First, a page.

Originally constructed in 1930, this building houses École secondarie catholique Algonquin,one of the first French-language high-schools in Ontario and the first publicly run francophone high school in North Bay.
In 1912, the Government of Ontario adopted Regulation 17, a measure that triggered an unprecedented crisis. Regulation 17 limited French as the language of instruction and communication to the first two years of primary education in Ontario schools. It took until 1944 to obtain the right to an education in French.
Though the regulation had been overturned for some time, until École secondaire catholique Algonquin opened it's doors the only option for a french education in North Bay was that of a small private school.
While it was founded in1968, École secondaire catholique Algonquin did not have it's own building for several years and was forced to operate out of one of the Anglophone schools in the city. Classes ran in the evenings once the english students had left for the day.
They finally relocated to their current building which had previously operated as North Bay Collegiate Institute and Vocational School, followed by the Algonquin Composite School.
Educating Francophones throughout the North
Le Centre d'apprentissage du Nord-Est de l'Ontario (CANO) is a centre where francophone youth (14 years of age and older) and adults can continue their education in order to obtain their Secondary School Diploma (OSSD).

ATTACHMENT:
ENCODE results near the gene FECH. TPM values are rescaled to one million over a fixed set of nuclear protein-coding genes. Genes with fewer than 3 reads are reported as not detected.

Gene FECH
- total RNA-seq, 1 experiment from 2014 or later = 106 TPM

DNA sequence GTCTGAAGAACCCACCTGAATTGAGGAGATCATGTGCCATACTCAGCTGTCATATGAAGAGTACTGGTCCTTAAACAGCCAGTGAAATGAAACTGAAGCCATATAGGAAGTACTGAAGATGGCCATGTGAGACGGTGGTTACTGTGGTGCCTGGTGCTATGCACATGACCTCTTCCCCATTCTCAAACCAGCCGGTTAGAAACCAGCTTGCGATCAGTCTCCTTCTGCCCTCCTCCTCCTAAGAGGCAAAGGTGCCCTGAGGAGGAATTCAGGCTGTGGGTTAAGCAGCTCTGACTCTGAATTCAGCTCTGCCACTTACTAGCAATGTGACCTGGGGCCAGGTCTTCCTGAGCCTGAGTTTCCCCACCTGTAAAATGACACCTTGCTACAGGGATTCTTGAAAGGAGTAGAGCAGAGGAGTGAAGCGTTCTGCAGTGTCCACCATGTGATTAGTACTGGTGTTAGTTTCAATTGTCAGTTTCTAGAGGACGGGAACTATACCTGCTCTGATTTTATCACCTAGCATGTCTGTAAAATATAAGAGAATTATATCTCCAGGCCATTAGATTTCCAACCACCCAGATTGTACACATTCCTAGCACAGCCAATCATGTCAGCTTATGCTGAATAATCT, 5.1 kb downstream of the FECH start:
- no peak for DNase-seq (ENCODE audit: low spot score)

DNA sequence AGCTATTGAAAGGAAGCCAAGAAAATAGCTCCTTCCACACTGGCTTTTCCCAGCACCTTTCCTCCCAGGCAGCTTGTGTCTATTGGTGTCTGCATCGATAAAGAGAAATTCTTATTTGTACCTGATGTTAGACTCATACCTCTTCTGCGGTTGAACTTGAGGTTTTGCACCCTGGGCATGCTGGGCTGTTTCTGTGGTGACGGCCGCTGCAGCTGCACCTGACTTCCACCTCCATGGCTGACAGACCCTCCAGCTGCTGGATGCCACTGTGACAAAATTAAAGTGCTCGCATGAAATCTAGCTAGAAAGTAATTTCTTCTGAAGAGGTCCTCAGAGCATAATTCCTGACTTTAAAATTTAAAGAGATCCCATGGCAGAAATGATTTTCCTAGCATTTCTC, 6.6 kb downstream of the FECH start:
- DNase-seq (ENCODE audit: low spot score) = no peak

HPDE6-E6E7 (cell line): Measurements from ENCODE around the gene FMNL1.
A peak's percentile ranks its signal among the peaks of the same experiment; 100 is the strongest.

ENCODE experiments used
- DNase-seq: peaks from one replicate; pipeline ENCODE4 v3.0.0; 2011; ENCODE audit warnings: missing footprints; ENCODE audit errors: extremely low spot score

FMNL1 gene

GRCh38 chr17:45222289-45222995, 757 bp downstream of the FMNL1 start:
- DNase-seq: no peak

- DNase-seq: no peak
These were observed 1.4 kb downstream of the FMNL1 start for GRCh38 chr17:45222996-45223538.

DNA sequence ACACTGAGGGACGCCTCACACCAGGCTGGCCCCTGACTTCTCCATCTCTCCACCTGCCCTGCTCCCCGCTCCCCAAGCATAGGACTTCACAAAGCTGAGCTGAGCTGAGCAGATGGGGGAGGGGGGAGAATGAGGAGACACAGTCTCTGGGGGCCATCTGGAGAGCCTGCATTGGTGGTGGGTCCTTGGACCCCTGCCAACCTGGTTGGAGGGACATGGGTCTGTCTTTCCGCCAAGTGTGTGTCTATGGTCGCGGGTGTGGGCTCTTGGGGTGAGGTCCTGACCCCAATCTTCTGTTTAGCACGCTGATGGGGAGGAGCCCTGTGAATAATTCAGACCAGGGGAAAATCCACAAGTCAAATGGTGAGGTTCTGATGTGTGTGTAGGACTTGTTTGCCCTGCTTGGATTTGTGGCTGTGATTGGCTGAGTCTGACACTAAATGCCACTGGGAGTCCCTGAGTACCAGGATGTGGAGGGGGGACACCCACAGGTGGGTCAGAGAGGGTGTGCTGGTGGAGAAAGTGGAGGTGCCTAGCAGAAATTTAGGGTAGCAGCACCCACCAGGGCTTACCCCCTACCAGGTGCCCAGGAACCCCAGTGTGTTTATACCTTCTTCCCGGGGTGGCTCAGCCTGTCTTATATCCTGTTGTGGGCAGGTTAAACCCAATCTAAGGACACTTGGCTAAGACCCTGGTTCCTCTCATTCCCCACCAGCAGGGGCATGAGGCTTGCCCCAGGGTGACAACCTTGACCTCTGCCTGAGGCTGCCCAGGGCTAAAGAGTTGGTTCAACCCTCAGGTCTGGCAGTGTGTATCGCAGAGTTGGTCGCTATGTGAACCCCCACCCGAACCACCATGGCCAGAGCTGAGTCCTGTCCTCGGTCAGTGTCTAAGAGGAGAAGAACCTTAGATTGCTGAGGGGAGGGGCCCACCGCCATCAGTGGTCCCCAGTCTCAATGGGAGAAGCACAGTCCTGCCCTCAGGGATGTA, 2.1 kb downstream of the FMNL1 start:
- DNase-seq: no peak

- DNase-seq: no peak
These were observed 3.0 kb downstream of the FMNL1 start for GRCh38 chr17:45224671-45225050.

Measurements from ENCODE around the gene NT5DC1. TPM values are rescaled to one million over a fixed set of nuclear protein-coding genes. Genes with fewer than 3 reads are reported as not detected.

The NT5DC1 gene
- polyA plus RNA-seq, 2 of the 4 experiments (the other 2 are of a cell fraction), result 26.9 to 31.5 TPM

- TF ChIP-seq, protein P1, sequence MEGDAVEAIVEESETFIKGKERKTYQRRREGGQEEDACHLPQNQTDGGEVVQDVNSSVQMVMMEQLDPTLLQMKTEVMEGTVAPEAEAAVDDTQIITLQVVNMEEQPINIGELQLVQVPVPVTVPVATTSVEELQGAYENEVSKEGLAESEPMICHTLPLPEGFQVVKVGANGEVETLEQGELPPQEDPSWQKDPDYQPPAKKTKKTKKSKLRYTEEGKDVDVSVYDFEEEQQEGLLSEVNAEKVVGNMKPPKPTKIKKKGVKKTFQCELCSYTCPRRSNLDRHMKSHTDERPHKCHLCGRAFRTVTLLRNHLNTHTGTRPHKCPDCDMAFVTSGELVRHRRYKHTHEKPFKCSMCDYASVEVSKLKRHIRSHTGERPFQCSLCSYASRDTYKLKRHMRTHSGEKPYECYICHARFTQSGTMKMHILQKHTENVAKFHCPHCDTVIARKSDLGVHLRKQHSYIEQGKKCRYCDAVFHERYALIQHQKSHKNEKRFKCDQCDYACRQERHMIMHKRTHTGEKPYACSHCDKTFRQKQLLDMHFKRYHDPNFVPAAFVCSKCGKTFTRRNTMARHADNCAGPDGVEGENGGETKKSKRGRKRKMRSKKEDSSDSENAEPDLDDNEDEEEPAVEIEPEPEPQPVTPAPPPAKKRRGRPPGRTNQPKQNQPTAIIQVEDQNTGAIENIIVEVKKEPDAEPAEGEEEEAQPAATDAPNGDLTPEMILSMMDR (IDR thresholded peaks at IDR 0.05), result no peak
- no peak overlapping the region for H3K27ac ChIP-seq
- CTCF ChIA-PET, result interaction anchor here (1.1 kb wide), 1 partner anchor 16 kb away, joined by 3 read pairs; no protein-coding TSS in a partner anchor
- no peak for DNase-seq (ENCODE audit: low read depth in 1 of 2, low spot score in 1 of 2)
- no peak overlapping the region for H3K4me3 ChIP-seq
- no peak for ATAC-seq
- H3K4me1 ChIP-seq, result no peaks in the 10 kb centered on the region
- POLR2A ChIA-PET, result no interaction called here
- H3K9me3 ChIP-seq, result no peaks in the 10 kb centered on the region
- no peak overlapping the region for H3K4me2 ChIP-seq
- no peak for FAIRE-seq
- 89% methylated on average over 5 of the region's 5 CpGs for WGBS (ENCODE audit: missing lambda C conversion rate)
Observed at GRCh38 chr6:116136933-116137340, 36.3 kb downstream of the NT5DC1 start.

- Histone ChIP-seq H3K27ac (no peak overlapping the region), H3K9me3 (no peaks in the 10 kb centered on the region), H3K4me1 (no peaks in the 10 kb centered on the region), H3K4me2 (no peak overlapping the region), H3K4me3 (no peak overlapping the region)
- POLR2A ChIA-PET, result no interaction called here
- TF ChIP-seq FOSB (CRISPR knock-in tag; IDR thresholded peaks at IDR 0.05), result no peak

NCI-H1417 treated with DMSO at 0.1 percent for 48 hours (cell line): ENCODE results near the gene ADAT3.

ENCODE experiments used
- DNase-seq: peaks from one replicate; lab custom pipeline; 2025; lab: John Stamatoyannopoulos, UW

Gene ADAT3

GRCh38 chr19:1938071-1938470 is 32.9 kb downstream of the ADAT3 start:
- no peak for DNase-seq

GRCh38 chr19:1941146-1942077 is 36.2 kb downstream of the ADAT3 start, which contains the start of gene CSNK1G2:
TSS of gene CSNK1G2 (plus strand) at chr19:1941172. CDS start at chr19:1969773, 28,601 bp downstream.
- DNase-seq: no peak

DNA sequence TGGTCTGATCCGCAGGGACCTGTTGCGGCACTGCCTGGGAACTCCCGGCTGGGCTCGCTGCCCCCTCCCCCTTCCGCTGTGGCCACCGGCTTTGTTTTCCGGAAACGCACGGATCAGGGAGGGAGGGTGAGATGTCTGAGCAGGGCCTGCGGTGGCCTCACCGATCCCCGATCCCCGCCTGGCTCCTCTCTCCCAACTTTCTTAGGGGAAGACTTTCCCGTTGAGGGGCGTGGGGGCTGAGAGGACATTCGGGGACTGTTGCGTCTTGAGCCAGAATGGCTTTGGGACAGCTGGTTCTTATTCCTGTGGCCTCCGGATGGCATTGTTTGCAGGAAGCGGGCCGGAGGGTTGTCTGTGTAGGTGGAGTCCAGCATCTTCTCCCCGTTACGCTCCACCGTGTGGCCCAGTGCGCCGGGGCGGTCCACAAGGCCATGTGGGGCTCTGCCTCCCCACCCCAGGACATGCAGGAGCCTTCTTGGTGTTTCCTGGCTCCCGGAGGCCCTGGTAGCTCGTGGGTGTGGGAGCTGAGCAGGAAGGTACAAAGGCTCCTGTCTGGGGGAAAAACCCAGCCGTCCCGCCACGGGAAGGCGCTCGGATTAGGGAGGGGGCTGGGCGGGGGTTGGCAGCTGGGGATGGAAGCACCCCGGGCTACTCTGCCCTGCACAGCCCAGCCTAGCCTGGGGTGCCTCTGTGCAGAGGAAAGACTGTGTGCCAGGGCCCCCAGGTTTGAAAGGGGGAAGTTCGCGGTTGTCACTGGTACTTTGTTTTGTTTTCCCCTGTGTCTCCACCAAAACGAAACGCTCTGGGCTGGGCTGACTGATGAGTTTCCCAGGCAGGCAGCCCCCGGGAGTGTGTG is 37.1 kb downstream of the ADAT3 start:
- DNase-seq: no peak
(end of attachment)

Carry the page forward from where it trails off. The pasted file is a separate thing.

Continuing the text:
The Centre is friendly and welcomes students in a non-traditional environment. The success of CANO North Bay led the Board to open CANO Timmins in 2011, followed by sites in Cochrane, Kapuskasing and Sturgeon Falls.
Waving our flag
Flown for the first time at the Université de Sudbury on September 25, 1975, the Franco-Ontarian flag symbolizes both the ruptures and the continuities in the history of the linguistic minority it represents.
A symbol of Franco-Ontarian heritage
Conceived in July 1975 by Gaétan Gervais, a young history professor at Laurentian, and Michel Dupuis a Political Science student who had taken courses with Gaétan, the pair approached Jacqueline England to sew the first flag.
The flag was gradually adopted by the Franco-Ontarian community throughout Ontario and has become an important symbol of Franco-Ontarian heritage and identity, and of the struggle for French-language rights and education in the province.